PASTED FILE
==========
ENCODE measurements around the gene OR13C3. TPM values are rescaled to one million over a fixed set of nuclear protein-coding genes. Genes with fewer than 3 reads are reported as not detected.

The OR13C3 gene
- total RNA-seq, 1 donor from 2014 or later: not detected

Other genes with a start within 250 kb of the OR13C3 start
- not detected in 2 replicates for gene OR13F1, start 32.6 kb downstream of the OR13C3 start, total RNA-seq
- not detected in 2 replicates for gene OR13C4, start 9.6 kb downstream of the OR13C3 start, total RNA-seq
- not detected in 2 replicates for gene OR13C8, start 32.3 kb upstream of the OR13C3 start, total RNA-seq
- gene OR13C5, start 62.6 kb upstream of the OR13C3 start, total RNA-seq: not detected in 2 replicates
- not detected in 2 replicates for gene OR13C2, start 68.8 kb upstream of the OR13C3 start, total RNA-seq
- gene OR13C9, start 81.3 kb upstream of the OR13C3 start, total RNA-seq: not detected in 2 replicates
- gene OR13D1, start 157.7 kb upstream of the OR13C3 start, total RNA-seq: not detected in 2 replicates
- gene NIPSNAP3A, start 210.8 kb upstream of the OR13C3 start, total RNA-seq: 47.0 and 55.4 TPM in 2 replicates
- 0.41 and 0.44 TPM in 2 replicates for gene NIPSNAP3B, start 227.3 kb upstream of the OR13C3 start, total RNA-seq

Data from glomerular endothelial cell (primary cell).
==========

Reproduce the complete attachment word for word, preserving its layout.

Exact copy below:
ENCODE measurements around the gene OR13C3. TPM values are rescaled to one million over a fixed set of nuclear protein-coding genes. Genes with fewer than 3 reads are reported as not detected.

The OR13C3 gene
- total RNA-seq, 1 donor from 2014 or later: not detected

Other genes with a start within 250 kb of the OR13C3 start
- not detected in 2 replicates for gene OR13F1, start 32.6 kb downstream of the OR13C3 start, total RNA-seq
- not detected in 2 replicates for gene OR13C4, start 9.6 kb downstream of the OR13C3 start, total RNA-seq
- not detected in 2 replicates for gene OR13C8, start 32.3 kb upstream of the OR13C3 start, total RNA-seq
- gene OR13C5, start 62.6 kb upstream of the OR13C3 start, total RNA-seq: not detected in 2 replicates
- not detected in 2 replicates for gene OR13C2, start 68.8 kb upstream of the OR13C3 start, total RNA-seq
- gene OR13C9, start 81.3 kb upstream of the OR13C3 start, total RNA-seq: not detected in 2 replicates
- gene OR13D1, start 157.7 kb upstream of the OR13C3 start, total RNA-seq: not detected in 2 replicates
- gene NIPSNAP3A, start 210.8 kb upstream of the OR13C3 start, total RNA-seq: 47.0 and 55.4 TPM in 2 replicates
- 0.41 and 0.44 TPM in 2 replicates for gene NIPSNAP3B, start 227.3 kb upstream of the OR13C3 start, total RNA-seq

Data from glomerular endothelial cell (primary cell).